In Africa shea butter is not only used as a moisturizer, but for cooking as well.
Unrefined shea butter, also referred to as karite butter, is extracted from the karite tree found on the African continent. Karite trees do not produce fruit until they have at least 25 years of growth and have an average lifespan of 300 years. The shea butter is extracted from the seed kernel of the karite tree and is renowned for its healing and moisturizing properties.
There are two types of unrefined shea butter: West African and East African. West African shea butter is called Butyrospermum Parkii and is harder to the touch than East African shea butter. East African shea butter, or Vitellaria Nilotica, is the smoother, creamier shea butter soft to the touch. East African shea butter is preferred for use in moisturizing creams and beauty products. Because of civil conflict and low production levels, however, East African shea butter is less common than West African shea butter.
Both East and West African shea butter contain Vitamin A, cinnamic acid, phytosterols, triterpenes, karitene, fatty acids and phenolics. The most important of these properties are the fatty acids that create the high fat content of the butter. According to agbangakarite.com, shea butter contains five separate fats: palmitic, stearic, oleic, linoleic and arachidic. The stearic fatty acid creates the butter's solidity, and the oleic fatty acid gives the shea its softness.
The Cornell University Nanobiotechnology Center explains that shea butter contains natural latex and may cause a problem for those suffering from latex allergies.
According to research by the International Institute of the University of California Los Angeles, titled "African Women, Shea Butter and Globalization," the growing demand for shea butter in the West is evident in the West African country, Burkina Faso, where karit now ranks third in exports. Africans have long known the benefits of shea butter. It is the African woman's job to transform shea nuts into shea butter, which is extremely physically intensive work and can take many days to complete.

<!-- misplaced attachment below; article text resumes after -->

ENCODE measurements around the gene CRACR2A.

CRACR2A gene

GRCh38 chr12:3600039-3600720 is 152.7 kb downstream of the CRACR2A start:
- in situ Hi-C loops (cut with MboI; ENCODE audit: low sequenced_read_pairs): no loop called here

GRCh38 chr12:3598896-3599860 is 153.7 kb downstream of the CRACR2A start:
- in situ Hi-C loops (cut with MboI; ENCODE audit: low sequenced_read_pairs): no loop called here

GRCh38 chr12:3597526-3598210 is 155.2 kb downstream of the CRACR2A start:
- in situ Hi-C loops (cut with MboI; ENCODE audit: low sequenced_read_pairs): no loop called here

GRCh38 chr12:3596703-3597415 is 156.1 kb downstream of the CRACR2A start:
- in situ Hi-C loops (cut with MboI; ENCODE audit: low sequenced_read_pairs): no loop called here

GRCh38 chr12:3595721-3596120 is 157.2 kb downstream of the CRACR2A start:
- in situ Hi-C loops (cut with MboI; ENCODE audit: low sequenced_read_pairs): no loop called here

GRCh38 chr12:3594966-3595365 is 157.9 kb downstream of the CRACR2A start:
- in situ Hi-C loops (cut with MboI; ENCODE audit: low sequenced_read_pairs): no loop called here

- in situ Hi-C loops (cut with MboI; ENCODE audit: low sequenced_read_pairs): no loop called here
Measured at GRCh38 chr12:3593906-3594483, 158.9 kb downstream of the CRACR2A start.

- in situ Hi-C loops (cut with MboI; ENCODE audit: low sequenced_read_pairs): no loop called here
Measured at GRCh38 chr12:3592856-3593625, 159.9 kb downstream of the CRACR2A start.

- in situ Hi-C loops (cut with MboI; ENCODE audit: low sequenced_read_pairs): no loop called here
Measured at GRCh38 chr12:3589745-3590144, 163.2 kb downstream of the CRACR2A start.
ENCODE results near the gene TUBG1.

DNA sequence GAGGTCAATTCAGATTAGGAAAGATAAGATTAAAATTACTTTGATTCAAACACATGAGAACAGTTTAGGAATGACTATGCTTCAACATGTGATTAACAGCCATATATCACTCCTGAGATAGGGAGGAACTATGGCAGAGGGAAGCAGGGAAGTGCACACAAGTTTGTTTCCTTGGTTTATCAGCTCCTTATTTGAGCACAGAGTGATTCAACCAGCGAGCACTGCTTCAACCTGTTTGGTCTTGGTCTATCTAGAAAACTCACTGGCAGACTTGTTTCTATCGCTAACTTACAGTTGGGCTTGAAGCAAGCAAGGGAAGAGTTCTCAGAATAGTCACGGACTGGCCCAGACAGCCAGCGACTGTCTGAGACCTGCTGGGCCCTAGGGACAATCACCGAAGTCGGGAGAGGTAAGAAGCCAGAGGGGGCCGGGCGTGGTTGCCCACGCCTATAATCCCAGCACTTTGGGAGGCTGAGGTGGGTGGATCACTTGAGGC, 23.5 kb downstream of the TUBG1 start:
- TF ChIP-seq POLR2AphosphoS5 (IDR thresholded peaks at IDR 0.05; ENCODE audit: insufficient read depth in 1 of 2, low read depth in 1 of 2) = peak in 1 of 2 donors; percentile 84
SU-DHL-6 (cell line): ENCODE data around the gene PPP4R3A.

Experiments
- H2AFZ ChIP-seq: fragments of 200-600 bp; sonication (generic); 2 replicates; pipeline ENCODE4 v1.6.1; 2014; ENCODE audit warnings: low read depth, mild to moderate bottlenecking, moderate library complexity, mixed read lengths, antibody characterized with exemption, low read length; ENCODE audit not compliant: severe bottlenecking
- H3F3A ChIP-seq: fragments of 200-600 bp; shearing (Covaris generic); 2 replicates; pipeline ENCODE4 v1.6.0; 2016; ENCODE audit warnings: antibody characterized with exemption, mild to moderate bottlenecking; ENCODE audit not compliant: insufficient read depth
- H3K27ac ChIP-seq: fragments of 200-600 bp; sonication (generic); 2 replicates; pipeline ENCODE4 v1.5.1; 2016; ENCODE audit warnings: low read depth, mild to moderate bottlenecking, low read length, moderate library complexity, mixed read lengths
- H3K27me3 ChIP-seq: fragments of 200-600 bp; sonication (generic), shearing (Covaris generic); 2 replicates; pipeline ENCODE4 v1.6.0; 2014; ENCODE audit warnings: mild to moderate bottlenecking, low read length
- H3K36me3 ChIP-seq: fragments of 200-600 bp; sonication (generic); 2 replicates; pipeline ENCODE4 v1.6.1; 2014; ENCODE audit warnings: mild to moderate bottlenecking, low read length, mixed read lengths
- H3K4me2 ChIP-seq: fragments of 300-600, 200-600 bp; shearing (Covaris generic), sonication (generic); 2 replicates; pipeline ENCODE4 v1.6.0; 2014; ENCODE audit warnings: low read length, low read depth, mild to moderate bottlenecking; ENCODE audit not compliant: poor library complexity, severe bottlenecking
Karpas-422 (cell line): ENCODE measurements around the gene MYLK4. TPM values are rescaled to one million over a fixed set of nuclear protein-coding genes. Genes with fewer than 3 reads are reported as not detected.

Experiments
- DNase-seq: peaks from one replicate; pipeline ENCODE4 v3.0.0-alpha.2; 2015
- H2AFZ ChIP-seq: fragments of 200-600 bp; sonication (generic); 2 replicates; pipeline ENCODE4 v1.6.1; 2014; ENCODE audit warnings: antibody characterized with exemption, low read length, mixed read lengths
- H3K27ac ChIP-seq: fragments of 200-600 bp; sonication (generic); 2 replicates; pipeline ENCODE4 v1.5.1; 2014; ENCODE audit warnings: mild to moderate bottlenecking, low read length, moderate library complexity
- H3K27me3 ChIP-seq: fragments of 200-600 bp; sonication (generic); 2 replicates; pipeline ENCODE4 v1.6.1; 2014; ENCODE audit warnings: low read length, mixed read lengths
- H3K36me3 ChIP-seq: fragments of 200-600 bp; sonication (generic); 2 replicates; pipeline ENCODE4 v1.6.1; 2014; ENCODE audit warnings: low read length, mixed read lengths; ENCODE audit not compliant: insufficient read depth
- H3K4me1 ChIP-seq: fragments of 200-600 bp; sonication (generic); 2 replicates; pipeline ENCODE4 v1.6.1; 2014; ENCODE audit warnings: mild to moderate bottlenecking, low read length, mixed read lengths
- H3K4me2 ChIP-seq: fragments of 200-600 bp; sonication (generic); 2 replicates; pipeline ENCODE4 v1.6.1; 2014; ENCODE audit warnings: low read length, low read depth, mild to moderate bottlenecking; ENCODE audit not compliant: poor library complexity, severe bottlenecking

Beyond its use as a moisturizer, shea butter is an important component in the African diet. African women still use shea butter as cooking and lamp oil. It is used as a coca substitute in making chocolate. In Europe, shea butter is utilized in the manufacturing of medicinal drugs and cosmetics, including moisturizers.
Used in a number of hair and skincare products (moisturizers, lip balm, sunscreens, wrinkle creams, shampoo), unrefined shea butter soothes cracked skin, reduces skin irritations such as diaper rash and improves the general look and moisture of healthy skin. Massaged into the scalp to moisturize hair and used as a daily skin lubricant, unrefined shea butter is a natural product with numerous benefits. For centuries, African women have utilized the nut oil to protect their skin against the unforgiving African sun. The seed of the karite tree has a fat content of 50 percent, making it extremely rich and thick.
The properties of shea butter form a protective barrier on the skin, reducing the amount of water loss. Many pregnant women prefer shea butter to cocoa butter in the treatment of stretch marks.
According to the American Shea Butter Institute, there are a number of health conditions treatable or eased with the use of shea butter, including:
Shea butter contains both vitamins A and E. Vitamin A is known for its anti-aging properties and vitamin E is thought to improve the health of skin.
Because unrefined shea butter is extracted by hand and left in its natural state, it provides consumers the purest and highest quality of product. Refined shea butter still helps heal skin and skin afflictions but, due to the chemicals used in the refining process, can hardly be called natural. The refining process reduces the effects of the shea butter, diminishing natural nutrition content.
Refined shea butter is produced using the petroleum solvent hexane. Boiled to 400 degrees or more, the butter oil is then bleached and given an artificial scent. The process creates refined white and odorless shea butter, stripped of much of its natural benefits from the extreme heating.
Both refined and unrefined shea butter comes in a number of qualities. According to the ProKaritProject, shea butter comes in different qualities due to the inconsistent harvesting in different regions of the African continent. For consumers to understand the differences between the types of shea butter available on the market, a standard grading system had to be created. The highest grade of shea butter is unrefined grade A, which is also the most expensive. Lower grades are used to make candles and soaps. The lowest grade of shea butter on the market is F, which still has moisturizing properties but has very little to no healing benefit.